The Philippines will need to cooperate and at the same time compete with Asean’s regional tourism powerhouses to be able to sustain the country’s gains in tourism, industry officials said.
“We can bring the world to us. But at the same time, as different economies, we have to compete, so… we have coined a new word for this, ‘coopetition.’ So we cooperate and at the same time we compete,” Jay Yuvallos, Philippine representative, Asean Business Advisory Council (ABAC), said during the 3rd Philippine Tourism Forum held recently at the SMX Convention Center, Mall of Asia Complex in Pasay City.
“Now competition is not really bad at all because when you compete, you have to strive to be better, to be faster to market, and to be more consistent and more sustainable,” Yuvallos said.
He noted that there are some barriers to competition. “There are impediments, like for example in the Philippine case, we have some constitutional limitations when it comes to, for example, investments in different sectors. Ownership of land, definitely we are not yet there compared to Singapore, Malaysia, and these other countries,” he said.
“The business community has a way of breaking the barriers. So that’s why, if you look at community building, it is actually being built from the bottom up. Businesses are collaborating, intra-Asean travel has grown by leaps and bounds, low-cost carriers are sprouting everywhere, because there is business, there is business in integration,” he added.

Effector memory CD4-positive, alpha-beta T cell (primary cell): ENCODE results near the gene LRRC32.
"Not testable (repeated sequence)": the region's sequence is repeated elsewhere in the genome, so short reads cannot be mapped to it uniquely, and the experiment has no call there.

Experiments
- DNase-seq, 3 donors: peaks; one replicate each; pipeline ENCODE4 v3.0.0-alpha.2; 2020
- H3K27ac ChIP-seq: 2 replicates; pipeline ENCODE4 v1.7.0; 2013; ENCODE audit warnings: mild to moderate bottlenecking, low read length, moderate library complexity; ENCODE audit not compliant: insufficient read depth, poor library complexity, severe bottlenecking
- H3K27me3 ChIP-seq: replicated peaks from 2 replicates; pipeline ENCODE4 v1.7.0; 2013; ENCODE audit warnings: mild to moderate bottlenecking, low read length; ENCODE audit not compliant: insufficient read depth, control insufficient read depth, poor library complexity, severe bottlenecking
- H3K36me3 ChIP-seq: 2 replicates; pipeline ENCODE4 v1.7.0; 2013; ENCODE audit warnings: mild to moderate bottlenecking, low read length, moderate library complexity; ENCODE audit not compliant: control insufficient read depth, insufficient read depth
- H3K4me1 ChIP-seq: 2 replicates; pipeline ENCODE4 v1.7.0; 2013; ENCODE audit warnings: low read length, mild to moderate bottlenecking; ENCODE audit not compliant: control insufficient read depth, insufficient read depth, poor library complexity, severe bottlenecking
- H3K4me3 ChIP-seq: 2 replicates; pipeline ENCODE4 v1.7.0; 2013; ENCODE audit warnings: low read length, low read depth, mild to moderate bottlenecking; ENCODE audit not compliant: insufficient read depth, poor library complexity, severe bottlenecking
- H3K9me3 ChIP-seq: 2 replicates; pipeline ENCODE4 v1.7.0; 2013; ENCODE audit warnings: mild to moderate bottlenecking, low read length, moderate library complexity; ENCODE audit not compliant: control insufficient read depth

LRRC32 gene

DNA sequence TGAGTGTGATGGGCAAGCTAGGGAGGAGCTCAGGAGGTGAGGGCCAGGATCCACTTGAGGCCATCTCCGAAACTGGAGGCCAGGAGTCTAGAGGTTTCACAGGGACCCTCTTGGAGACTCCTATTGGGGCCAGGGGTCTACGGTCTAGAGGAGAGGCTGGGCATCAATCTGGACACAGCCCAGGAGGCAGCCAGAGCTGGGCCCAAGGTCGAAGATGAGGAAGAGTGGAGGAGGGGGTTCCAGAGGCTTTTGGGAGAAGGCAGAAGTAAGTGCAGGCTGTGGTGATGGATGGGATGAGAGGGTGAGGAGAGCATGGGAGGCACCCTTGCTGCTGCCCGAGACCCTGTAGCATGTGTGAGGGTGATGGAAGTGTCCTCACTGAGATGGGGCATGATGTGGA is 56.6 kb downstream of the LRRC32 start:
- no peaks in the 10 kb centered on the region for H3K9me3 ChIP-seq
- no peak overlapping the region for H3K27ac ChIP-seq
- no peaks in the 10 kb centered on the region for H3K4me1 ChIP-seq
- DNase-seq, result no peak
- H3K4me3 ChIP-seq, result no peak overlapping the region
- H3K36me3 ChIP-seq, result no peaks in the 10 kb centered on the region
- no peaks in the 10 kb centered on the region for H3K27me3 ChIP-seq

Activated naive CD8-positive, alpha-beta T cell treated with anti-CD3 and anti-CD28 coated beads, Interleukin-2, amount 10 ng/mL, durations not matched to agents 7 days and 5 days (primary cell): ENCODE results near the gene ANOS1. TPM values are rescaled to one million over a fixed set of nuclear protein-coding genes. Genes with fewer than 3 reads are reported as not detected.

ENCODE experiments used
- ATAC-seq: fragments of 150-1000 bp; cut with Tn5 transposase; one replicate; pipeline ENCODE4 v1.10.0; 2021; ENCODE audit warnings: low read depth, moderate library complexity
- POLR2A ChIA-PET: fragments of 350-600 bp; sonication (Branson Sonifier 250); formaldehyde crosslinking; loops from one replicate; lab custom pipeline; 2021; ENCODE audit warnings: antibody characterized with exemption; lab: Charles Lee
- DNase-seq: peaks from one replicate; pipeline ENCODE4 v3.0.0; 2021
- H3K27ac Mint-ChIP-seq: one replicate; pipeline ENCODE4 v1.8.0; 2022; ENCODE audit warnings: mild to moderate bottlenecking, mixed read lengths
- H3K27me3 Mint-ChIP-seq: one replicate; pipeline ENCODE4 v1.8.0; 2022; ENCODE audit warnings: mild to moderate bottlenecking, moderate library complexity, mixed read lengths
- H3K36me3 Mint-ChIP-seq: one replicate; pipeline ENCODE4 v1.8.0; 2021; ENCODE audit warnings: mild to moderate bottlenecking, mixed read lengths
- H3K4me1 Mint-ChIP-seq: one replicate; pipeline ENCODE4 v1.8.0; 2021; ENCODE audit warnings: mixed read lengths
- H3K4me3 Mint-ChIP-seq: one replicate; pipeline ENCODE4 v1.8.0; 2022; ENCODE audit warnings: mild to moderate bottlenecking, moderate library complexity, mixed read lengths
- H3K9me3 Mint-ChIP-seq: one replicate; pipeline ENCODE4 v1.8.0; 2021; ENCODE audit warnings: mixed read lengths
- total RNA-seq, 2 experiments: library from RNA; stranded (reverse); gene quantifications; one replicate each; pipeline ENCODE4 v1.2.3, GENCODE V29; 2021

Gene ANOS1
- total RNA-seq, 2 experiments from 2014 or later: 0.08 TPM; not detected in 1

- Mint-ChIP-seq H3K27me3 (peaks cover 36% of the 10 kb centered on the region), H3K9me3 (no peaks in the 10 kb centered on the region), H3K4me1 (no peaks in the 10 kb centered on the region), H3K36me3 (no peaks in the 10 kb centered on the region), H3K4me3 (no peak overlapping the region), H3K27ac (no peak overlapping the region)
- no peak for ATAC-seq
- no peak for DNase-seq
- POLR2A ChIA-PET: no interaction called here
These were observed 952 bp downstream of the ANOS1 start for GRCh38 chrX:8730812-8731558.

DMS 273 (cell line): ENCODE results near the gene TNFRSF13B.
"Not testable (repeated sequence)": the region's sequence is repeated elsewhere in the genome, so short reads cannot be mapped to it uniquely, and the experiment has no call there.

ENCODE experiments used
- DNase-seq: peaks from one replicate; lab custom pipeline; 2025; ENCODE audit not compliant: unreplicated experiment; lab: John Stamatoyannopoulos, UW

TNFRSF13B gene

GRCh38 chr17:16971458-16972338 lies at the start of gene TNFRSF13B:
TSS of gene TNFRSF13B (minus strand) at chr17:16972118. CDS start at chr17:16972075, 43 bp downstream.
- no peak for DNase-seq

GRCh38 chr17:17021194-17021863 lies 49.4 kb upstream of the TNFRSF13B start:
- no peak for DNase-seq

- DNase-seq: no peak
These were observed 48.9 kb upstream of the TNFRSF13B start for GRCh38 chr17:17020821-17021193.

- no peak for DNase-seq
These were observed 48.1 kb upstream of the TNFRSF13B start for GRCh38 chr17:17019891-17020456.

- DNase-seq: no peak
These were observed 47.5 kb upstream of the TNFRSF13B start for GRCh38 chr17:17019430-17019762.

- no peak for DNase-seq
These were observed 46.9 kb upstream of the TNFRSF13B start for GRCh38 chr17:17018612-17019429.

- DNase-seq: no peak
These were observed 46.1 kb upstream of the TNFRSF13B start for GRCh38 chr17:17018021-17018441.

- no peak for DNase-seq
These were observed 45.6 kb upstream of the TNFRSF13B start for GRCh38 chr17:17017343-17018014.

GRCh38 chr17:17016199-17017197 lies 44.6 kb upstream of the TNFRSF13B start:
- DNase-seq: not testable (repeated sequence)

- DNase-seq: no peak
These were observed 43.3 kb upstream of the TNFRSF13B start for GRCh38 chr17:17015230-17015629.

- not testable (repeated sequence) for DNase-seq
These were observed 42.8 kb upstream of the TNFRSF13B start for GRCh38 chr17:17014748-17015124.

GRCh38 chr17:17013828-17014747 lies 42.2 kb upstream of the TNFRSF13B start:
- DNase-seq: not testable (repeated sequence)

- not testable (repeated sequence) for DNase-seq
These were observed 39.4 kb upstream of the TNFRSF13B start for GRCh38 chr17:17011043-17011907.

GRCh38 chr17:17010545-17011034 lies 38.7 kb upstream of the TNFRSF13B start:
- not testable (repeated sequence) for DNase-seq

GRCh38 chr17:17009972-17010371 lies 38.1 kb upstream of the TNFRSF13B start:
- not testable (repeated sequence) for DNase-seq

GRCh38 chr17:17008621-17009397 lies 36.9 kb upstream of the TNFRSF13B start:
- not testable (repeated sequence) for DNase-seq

For his part, Alexander Cabrera, chairman and senior partner of Isla Lipana & Co., the Philippine member firm of PriceWaterhouseCoopers (PWC), cited the importance of tourism to inclusive growth.
He said tourism “is a very vital approach to promoting inclusive growth. When individuals come, economic activity will follow and hopefully investments will follow. Everyone’s lives will be uplifted.”
Cabrera said that tourism is not only for foreigners because tourism can also be largely domestic, and that the country has a lot of domestic destinations to offer. “The reason why I’m saying that is that they are not first-class facilities right now but they have very good potential to becoming, to having these first-class facilities later when economic activity increases,” he said.
But Cabrera stressed that the main thing to do about these places is to make sure that the development will not violate the premises of the natural assets.
For her part, Aileen Clemente, president of Asean Tourism Association (Aseanta), said: “As far as Asean is concerned, the biggest thing the Philippines really needs to fix is we’re the only non-signatory to the open skies. Indonesia already signed even if their primary reason was the congestion in Jakarta but they said we can sign.”